The engine also comes with the brand’s EasyFuel system on board, which stops you filling the Transit Courier Kombi up with petrol by mistake.

Emissions, meanwhile, are just a little over 100g/km of CO2, which means you won’t need to pay too much in road tax each year.

It’s a useful engine, one that always feels planted on the road, isn’t too noisy, and offers decent performance. Moreover, the ride quality is supple and the Transit handles with greater fluency than the Nissan.

Like the Nissan, the Ford’s cabin is more functional than anything else. Still, its user-friendliness is what makes it such an attractive proposition. Interior space is good, and all the buttons and dials are easy to locate and operate.

The vehicle comes with a reach and height adjustable steering wheel, visibility is good up front and in the rear, while the instrument cluster is sharp. The overall quality of the interior is high considering its van origins.

Storage space is good, and includes a good-sized glovebox and some big door pockets. The load bay, meanwhile, measures 1,620mm in length.

Price:

Nissan – £21,380 – £32,250
Ford – £17,400 +

Nissan e-NV200 Combi Estate vs Fiat 500L MPW

The new Fiat 500L MPW may not be an electric car, but it’s certainly an odd-looking vehicle. It’s part of the 500L family, and not only is it the weird-looking sibling that everyone shuns at parties – it’s also the biggest.

Indeed, it’s the Fiat 500L model that has a different genetic makeup to the rest of its family. Far removed from the cute and cheerful 500 Hatchback, this wagon had seven seats, a huge boot and plenty of room for you and your passengers.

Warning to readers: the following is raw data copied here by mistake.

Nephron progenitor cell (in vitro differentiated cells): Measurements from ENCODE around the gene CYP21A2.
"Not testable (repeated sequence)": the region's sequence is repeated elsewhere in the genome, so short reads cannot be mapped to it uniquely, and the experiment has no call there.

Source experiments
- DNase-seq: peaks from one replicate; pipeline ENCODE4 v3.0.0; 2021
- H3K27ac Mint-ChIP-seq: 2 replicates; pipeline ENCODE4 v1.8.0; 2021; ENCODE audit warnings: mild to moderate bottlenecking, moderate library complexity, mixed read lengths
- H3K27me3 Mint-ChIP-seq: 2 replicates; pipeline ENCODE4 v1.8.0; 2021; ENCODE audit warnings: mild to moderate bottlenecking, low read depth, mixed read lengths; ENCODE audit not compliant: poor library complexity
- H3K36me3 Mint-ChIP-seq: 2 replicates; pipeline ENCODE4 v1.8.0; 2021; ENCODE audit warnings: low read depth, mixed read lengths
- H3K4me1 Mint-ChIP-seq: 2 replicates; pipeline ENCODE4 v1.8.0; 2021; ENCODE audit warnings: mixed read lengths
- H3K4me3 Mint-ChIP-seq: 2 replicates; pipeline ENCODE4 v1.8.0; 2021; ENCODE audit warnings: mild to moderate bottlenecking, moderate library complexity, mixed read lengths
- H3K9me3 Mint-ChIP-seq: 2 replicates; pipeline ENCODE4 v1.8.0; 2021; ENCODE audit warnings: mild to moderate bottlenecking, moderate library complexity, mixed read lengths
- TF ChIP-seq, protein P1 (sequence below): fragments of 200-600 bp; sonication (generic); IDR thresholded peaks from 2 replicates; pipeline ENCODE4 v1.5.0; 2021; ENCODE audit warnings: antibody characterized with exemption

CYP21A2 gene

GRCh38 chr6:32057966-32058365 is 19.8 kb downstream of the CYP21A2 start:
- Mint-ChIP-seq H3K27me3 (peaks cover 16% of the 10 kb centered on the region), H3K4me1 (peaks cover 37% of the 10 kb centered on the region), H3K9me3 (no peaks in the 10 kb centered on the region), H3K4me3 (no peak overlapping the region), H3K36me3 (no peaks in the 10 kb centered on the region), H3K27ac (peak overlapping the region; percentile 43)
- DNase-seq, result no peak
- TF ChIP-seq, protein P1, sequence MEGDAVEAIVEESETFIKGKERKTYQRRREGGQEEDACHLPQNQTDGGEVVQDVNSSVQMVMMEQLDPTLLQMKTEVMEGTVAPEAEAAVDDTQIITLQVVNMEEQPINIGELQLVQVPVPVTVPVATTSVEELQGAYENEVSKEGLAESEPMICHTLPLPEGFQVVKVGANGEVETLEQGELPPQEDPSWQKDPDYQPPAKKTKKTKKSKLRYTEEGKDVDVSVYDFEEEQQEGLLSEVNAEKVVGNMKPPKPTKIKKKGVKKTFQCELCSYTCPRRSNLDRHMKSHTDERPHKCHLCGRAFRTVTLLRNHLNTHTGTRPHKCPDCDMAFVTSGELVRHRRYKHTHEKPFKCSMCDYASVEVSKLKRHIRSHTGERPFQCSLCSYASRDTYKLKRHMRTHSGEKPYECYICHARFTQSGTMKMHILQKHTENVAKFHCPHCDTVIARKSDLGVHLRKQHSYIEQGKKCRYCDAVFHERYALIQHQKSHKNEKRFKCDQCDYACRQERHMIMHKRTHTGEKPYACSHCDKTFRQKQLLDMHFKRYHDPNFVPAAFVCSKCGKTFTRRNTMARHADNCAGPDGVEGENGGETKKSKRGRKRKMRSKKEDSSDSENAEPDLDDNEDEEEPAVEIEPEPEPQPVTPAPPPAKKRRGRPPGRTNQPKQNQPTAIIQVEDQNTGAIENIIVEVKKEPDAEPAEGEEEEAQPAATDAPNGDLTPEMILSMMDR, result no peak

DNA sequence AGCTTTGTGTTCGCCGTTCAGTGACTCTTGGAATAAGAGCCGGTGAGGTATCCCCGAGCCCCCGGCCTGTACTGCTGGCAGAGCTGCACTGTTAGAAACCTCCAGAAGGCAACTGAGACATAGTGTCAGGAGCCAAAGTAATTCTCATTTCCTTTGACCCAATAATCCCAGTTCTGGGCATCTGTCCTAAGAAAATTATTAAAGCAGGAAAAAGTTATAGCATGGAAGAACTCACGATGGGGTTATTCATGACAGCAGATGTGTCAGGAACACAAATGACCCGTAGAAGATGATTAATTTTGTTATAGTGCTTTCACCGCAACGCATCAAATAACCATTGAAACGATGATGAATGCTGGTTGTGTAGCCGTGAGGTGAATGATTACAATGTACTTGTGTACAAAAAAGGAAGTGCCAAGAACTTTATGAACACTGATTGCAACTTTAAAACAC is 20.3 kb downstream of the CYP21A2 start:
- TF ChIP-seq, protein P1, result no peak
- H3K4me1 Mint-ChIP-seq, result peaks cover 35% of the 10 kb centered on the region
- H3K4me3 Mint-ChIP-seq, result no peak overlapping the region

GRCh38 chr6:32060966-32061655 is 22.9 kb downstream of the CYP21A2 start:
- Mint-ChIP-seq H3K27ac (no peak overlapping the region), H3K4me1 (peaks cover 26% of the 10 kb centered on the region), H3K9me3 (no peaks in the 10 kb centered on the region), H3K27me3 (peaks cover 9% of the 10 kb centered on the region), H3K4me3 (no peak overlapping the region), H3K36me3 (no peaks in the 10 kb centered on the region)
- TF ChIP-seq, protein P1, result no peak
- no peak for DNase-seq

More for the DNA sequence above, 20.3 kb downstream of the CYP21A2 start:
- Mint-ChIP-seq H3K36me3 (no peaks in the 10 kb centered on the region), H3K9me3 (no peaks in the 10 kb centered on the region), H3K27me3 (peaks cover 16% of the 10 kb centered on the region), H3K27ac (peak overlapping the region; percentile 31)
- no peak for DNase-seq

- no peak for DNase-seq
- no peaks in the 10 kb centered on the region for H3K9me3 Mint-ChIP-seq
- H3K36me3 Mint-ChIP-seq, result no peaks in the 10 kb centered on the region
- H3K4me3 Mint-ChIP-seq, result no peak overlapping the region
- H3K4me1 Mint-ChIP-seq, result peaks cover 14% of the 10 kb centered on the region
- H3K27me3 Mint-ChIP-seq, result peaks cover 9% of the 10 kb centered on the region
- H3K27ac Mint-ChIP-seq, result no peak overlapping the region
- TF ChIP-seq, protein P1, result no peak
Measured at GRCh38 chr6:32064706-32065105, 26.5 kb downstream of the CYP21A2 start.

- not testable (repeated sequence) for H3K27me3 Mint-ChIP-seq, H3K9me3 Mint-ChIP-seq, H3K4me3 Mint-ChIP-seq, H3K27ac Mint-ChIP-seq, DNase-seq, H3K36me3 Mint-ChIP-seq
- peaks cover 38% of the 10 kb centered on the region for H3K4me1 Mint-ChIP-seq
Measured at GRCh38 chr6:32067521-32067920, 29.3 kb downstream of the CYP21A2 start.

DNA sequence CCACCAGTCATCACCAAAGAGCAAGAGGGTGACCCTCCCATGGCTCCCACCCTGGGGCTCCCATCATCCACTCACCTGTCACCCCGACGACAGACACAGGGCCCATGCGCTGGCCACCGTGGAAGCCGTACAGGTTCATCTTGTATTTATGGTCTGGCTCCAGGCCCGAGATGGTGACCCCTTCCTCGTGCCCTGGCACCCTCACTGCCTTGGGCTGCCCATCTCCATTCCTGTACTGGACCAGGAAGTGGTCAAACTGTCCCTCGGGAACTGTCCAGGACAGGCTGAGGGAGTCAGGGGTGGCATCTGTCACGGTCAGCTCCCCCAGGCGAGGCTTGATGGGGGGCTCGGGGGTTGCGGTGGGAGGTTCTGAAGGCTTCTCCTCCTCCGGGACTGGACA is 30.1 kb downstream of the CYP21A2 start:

On the road, OSV’s top pick is the 1.6-litre MultiJet diesel engine. It develops up to 120bhp and feels up to the task of getting a full load from A to B and beyond.

a white fiat 500L MPW estate parked on tarmac runway with dark green trees way in the background

A 1.3-litre MultiJet diesel unit, on the other hand, feels a lot less capable and is probably worth overlooking. It’s sluggish, and loses breath quickly when your Fiat 500L MPW is full of people.

Nether model is what you’d call fun to drive, but we reckon most buyers will be attracted to its safe and predictable nature. Moreover, despite its polarising looks it’s the most compact seven-seater on the market.

It fares well on the economy front, too. Like the Ford, it can’t claim to be as frugal and clean as the all-electric Nissan, but the 1.3-litre diesel returns as much as 72.4mg. As mentioned, though, we’d avoid that engine and test the 1.6-litre MultiJet instead. It returns a still-impressive 67.3mpg and offers plenty of power.

Inside, the Fiat 500L MPW is nice and comfy, thanks to supportive seats and a soft suspension setup. That said, the five-seater variant offers more comfort, on account of there being fewer seats and people to squeeze in. The extra two seats are for children only, too.

The cabin does a good job of keeping wind and road noise out for the most part, but there will be a few whistles and howls at high speeds. The dashboard, meanwhile, is pretty if understated and has the usual Fiat 500L look and feel to it.

The boot measures 168-litres with all seven seats up and 493 with all five seats up. Fold both rows, and you can free up 1,509-litres of space.

Price:

Fiat – £19,000 – £22,300

Verdict Of Our 2017 Nissan e-NV200 Combi Estate

Clean, safe and useful, the new e-NV200 is ideal for environmentally-conscious drivers and families who want to get from A to B without any hassle. It’s versatile, large inside, and is the most practical EV on the market right now. The new Nissan e-NV200 Combi Estate is far from flashy and showy, but it could be the soundest investment you make this year.

Can you see yourself behind the wheel of a Nissan e-NV200 Combi Estate? We can! But first, let's explore how reliable they are on the road